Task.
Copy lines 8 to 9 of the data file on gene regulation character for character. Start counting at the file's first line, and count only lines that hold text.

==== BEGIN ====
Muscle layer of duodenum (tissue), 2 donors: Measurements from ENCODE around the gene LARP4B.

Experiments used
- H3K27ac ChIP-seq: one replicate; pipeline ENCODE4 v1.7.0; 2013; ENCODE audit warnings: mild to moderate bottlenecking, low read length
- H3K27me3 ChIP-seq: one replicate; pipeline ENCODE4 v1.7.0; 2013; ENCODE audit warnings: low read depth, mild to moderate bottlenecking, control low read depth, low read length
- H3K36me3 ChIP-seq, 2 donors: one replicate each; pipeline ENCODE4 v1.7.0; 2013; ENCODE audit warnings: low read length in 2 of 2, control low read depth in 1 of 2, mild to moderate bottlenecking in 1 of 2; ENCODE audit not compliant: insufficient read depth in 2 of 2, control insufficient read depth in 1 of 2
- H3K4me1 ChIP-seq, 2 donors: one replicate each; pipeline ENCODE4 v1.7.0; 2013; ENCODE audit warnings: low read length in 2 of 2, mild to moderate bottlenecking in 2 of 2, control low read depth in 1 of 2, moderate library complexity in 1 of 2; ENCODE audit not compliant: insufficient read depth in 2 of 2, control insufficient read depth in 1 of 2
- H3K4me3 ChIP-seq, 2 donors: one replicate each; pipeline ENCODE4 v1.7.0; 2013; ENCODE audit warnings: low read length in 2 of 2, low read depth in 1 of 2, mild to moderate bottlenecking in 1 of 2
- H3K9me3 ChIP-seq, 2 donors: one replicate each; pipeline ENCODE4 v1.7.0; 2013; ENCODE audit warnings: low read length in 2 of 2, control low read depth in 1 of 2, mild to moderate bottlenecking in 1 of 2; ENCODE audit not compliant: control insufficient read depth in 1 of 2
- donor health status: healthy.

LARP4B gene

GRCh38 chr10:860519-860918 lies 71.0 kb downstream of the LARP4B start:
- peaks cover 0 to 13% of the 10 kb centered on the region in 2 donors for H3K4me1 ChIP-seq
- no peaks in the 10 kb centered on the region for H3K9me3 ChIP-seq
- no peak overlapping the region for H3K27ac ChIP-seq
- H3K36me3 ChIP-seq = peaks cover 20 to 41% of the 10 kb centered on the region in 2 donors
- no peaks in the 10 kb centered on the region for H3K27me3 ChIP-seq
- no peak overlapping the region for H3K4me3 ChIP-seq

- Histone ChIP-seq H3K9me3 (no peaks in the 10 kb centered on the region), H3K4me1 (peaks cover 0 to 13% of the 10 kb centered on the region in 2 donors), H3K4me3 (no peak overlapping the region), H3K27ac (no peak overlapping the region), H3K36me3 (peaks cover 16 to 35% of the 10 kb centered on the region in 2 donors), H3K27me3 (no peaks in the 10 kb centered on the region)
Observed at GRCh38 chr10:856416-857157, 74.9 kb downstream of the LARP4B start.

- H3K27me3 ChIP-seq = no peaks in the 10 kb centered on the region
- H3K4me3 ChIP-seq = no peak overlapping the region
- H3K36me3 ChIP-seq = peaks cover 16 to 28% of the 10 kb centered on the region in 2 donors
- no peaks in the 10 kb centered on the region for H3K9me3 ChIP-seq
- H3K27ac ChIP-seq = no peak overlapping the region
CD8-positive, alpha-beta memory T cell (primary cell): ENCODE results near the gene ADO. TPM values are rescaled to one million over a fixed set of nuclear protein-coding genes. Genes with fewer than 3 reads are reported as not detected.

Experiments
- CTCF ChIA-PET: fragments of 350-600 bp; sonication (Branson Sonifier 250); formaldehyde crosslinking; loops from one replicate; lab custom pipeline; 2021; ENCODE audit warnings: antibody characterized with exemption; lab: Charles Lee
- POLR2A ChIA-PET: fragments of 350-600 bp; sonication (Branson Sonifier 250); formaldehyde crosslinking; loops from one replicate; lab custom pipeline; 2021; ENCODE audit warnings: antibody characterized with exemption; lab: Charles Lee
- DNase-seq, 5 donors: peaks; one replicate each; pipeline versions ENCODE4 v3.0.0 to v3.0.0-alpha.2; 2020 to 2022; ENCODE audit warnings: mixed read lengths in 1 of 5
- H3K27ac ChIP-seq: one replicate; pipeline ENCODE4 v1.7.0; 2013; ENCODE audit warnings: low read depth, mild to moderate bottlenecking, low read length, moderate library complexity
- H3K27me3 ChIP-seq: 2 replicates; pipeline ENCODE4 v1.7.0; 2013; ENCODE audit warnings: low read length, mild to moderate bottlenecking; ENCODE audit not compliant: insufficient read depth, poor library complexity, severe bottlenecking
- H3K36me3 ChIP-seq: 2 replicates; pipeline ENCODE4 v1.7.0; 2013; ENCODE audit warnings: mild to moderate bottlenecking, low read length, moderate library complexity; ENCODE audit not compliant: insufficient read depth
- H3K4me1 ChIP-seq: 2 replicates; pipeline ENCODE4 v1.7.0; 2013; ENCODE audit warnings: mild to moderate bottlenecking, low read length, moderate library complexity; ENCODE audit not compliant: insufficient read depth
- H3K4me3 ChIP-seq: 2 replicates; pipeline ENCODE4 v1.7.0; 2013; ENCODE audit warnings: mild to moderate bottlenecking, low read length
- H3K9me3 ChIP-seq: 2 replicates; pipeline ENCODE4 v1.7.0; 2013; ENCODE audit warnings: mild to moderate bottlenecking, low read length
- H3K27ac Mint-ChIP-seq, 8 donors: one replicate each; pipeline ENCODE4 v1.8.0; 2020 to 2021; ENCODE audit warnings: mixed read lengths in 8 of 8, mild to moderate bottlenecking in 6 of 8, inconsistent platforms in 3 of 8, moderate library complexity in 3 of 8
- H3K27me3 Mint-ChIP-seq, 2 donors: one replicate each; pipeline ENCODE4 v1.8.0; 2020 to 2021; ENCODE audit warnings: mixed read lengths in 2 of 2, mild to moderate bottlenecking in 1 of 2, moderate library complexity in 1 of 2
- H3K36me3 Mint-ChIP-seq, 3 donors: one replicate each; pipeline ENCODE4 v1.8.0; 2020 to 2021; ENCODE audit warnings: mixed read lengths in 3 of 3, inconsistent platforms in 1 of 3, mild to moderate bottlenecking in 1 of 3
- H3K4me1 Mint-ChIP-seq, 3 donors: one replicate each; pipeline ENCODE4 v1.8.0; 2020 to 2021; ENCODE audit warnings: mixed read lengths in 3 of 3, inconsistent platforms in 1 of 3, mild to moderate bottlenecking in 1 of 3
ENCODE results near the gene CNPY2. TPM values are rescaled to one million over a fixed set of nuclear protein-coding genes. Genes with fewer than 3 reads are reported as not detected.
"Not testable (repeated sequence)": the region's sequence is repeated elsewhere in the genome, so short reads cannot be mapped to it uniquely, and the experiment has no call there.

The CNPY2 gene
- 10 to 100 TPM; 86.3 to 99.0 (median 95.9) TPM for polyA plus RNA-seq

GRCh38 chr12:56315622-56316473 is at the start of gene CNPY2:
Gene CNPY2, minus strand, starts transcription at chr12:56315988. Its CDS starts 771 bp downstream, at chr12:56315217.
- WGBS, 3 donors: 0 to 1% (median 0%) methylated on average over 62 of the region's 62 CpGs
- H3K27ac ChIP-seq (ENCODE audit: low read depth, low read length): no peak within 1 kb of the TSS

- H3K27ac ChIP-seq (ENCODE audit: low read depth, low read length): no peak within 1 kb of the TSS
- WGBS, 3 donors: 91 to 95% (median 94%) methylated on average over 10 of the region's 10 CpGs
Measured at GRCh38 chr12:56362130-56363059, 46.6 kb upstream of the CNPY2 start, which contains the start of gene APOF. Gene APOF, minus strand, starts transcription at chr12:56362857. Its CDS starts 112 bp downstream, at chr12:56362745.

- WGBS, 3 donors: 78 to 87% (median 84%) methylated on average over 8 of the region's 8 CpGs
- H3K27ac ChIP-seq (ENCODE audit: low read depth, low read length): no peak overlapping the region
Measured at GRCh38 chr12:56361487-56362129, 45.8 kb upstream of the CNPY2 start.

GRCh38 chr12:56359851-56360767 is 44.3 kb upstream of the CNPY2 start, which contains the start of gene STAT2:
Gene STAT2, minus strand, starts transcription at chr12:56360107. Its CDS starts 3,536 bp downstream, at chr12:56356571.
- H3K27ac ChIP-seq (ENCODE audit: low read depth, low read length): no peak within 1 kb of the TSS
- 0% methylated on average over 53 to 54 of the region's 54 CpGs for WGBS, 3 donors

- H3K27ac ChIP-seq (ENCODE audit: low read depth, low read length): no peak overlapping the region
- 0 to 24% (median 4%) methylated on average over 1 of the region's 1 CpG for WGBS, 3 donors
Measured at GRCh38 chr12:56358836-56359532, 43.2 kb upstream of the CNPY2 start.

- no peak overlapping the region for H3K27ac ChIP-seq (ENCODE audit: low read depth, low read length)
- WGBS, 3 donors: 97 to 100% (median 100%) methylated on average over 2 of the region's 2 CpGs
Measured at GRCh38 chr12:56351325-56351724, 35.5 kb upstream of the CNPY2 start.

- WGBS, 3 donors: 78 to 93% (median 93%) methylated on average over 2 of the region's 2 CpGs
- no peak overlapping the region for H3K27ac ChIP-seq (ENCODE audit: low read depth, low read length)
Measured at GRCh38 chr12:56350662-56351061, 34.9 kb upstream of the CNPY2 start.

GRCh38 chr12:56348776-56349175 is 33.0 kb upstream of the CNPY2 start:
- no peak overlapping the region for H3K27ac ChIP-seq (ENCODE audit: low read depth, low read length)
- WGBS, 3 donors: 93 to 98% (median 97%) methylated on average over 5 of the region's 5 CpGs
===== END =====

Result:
- H3K9me3 ChIP-seq, 2 donors: one replicate each; pipeline ENCODE4 v1.7.0; 2013; ENCODE audit warnings: low read length in 2 of 2, control low read depth in 1 of 2, mild to moderate bottlenecking in 1 of 2; ENCODE audit not compliant: control insufficient read depth in 1 of 2
- donor health status: healthy.